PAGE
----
In today’s fast-paced world, transformation is a must. It’s a critical and ongoing part of life. Transformation keeps us relevant. It allows us to make a difference in our own worlds and in the broader world.

Although transformation sounded like something I wanted to and ought to do, it was not a priority. It was one of those “I’ll do that one day” type of things—aka denial of how important it was for me to address. The truth is I had no idea how to transform, or whether it might hurt. In fact, I was so stubbornly set in my ways it took the threat of death to lead me to the doors of transformation and push me through. I didn’t make the choice to transform until I was forced to. When I was told I had a terminal disease, I realized I only had one choice left: Do I want to go out feeling safe, or do I want to go out helping as many people as possible?

I decided I wanted to go out helping as many people as possible.

Transformation happened for me when I realized I had nothing to lose. With this knowledge, I transformed. Everything. Starting with my approach to life.

Going Fearless

For starters, I stopped acting out of fear. As death was an imminent certainty, and everything I did in life I did to keep myself alive, my greatest fear became moot. Losing that ultimate fear also meant relinquishing others. For example, “What if the decision I am about to make is a poor one and I end up someplace worse than I am now?” That consideration was no longer relevant. ANY place was better than where I currently found myself. It took facing death for me to see I had been driving myself for most of my adult life with fear. “What if I fail? What if I don’t have what it takes? What if I’m not loved?”

With my fears no longer relevant, I began approaching life fearlessly and life rose to the occasion—it transformed. My priorities changed from being focused on the immediate bottom line to the size and significance of my impact. I lived every moment. I stopped saying “one day,” because I probably did not have that day. I had to ask for what I wanted now. I only did things I absolutely wanted to do. I only spent time with the people I wanted to spend time with. I chose to laugh as much as possible. I made sure the people I love knew I loved them. I was bold about asking for help and reaching out to organizations and people who I wanted to help. If they said no, it did not matter. What mattered was giving each and every minute my all so when the ride was over, I would know I had ridden it well. I could give up the fear that instead of missing life, I had lived it.

Some Kind of Miracle

As fate would have it, I experienced what some would call a miracle. Once I decided to transform my approach from surviving to living every minute to the fullest, I stopped dying. The disease went away.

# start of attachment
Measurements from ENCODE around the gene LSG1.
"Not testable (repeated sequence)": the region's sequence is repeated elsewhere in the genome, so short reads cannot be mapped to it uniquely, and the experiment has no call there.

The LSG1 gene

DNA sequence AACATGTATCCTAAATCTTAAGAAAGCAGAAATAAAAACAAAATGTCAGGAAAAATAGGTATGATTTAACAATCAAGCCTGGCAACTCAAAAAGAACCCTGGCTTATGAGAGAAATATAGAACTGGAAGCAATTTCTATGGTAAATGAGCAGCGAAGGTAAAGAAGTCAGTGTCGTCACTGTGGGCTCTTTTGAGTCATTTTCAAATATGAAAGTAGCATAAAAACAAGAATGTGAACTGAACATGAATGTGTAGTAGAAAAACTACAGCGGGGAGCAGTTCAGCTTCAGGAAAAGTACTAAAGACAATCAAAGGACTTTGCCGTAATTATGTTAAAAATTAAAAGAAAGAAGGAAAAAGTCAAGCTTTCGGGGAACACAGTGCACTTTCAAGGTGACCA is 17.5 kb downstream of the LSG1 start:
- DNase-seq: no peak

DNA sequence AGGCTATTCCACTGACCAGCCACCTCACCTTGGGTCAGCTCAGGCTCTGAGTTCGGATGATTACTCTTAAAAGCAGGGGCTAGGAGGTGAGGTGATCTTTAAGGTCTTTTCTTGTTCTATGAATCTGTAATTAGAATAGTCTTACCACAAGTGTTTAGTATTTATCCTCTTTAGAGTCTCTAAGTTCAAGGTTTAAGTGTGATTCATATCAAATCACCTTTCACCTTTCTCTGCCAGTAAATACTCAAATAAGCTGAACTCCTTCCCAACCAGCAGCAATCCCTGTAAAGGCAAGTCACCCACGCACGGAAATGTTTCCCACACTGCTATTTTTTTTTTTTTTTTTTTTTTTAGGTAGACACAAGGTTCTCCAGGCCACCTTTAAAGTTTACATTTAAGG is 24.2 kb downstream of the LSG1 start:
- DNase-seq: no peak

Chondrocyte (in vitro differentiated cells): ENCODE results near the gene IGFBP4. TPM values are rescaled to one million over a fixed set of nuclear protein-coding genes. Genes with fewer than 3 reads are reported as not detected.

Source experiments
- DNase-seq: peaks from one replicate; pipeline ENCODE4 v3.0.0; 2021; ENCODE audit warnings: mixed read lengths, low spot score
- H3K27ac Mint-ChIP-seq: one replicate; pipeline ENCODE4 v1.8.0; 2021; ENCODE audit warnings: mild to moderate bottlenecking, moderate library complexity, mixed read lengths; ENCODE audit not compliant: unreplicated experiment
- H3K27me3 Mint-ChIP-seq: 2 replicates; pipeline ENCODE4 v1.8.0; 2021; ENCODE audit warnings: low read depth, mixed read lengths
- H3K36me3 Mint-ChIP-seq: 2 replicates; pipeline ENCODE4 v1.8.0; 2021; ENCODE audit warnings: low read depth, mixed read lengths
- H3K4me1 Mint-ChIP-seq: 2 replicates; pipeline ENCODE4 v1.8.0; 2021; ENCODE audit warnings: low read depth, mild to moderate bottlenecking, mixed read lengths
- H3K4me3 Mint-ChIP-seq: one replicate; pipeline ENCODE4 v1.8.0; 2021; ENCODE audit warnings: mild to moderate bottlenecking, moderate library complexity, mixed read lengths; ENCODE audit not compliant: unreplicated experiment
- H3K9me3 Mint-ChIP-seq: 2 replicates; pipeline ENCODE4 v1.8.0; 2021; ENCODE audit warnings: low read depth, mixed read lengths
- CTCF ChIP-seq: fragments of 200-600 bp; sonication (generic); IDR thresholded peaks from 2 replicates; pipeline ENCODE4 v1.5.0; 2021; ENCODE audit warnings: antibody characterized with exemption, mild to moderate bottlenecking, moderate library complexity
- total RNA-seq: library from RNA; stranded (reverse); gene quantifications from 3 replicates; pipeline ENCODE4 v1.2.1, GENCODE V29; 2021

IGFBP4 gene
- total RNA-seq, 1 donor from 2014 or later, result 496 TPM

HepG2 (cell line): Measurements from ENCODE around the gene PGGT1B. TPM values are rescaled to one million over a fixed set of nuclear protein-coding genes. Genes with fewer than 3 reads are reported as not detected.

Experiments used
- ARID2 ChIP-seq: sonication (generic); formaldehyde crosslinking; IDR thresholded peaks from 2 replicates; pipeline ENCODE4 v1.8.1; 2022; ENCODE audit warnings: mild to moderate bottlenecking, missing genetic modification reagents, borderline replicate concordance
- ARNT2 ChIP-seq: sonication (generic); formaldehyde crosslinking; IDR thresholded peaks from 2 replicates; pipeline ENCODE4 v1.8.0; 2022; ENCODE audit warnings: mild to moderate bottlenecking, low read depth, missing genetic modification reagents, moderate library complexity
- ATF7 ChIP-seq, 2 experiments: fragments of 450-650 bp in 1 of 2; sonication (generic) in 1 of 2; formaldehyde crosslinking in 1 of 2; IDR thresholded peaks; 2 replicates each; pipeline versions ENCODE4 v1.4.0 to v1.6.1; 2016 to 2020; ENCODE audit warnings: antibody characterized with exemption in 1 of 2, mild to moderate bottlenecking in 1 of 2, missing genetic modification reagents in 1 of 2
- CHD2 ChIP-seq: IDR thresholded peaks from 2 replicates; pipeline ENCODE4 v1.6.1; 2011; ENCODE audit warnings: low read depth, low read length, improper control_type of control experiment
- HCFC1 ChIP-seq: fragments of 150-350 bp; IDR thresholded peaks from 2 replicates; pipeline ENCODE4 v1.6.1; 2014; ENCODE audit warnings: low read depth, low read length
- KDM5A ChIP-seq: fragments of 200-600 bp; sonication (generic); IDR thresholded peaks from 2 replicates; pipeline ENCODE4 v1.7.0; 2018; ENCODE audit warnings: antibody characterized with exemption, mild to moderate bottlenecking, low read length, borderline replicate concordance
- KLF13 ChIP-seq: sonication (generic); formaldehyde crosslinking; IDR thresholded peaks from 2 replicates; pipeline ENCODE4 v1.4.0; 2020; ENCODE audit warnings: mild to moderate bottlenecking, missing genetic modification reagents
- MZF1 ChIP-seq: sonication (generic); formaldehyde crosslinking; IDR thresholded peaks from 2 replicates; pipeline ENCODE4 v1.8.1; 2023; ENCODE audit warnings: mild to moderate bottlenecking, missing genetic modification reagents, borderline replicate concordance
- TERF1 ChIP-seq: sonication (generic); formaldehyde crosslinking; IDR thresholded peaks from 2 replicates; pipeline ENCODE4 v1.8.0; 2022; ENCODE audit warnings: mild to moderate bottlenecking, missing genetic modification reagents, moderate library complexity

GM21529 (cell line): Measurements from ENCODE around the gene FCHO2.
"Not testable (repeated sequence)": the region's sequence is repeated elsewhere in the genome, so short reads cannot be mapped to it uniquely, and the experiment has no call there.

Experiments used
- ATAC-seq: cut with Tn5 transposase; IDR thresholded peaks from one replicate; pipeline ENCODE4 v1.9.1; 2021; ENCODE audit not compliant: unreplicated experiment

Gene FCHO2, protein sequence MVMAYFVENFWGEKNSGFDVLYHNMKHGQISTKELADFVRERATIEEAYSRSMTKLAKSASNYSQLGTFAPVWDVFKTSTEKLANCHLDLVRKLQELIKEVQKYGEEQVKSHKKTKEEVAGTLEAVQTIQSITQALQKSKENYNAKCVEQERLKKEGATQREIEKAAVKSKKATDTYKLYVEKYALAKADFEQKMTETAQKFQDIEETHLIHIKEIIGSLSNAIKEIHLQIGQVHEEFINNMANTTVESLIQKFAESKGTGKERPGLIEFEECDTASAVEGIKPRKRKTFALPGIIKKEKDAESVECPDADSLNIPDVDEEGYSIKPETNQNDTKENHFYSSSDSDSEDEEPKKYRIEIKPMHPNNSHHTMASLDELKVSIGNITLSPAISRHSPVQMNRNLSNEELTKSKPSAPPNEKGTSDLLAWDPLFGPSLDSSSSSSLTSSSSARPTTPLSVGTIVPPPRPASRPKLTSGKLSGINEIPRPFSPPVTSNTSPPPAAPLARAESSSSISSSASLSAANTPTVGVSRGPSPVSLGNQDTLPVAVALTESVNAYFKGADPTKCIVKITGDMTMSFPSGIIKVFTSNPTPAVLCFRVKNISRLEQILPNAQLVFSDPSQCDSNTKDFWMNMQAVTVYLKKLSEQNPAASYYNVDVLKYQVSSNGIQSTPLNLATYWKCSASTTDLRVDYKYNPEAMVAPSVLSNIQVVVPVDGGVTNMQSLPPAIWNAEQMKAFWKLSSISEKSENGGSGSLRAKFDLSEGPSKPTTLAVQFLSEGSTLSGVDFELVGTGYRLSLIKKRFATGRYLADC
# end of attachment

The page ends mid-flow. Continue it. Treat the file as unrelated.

And there I was, left with a life I loved and wanted. I felt relevant. Truly relevant. I had made a difference in my own world—and I had started to make a difference in the wider world. I get to live a new gift of life every day.

I learned a lot as I was transforming. One thing I learned was to answer that question I’d always feared—”what if I fail?”—with another, much more powerful one: “What if I succeed?” That was a game changer.

This is before I knew about NATS (Negative Automatic Thoughts) and how the brain automatically defaults to the negative to keep us safe. “What if I make a mistake?” As a former perfectionist, this thought could stop me in my tracks. Oh, my gosh! Think of the loss of love and approval that could happen! The shame!

Now, my answer was simple: “If I make a mistake, I’ll just correct it.”

4 Requirements of Transformation

After this long and transformative experience, I had the good fortune to get a new perspective on life and what real change—transformation—requires. It boils down to four things. Here is what I learned we need to focus on for transformation:

1) Energy: I took the energy I had been misdirecting toward being afraid and used it for focusing on and living each moment.

2) Confidence and courage: My true confidence and courage, which had before been covered up with bravado, started to grow and shape my new self.

3) Vision: My vision changed. Before, I had used it to create what I saw as a good, safe world for myself. Now, I hoped to create a better, safer world for everyone.

4) Commitment: The commitment factor caught me by surprise. I had always been a committed person. Or so I thought. This was different. Deciding to put aside fear and face every moment courageously was a level of commitment I had never before experienced. This level of honest determination and commitment was, and is, healthy fuel to my newfound fire.

What’s the end value of transformation? For me, it’s knowing this is how I reach my true potential. It’s knowing I can transform my experience of life every day. It’s how I can leave this planet one day knowing I climbed the mountains, went the distance. It’s knowing I no longer leave anything on the table. It’s finding the level of honesty I found in being true to myself. And feeling free because there are no more lies.

Is a crisis needed for transformation? No.

It took one for me, but in hindsight I see I’d had many opportunities to transform before this. I had just been too caught up in my fears.

I was Vista Caballo’s first client. My steps to transformation took many years and hundreds of thousands of dollars. I figured that probably wasn’t a very good business model. So I encapsulated it. With Vista Caballo, I hope to prevent others from having to go through crisis to transform. I hope to share the steps to transformation, and to share how to keep practicing them. For a healthy and productive life—a life where we truly reach our own potential—we all must learn how to change and transform. If you’re feeling stuck and are ready to transform, please reach out. I’m right here.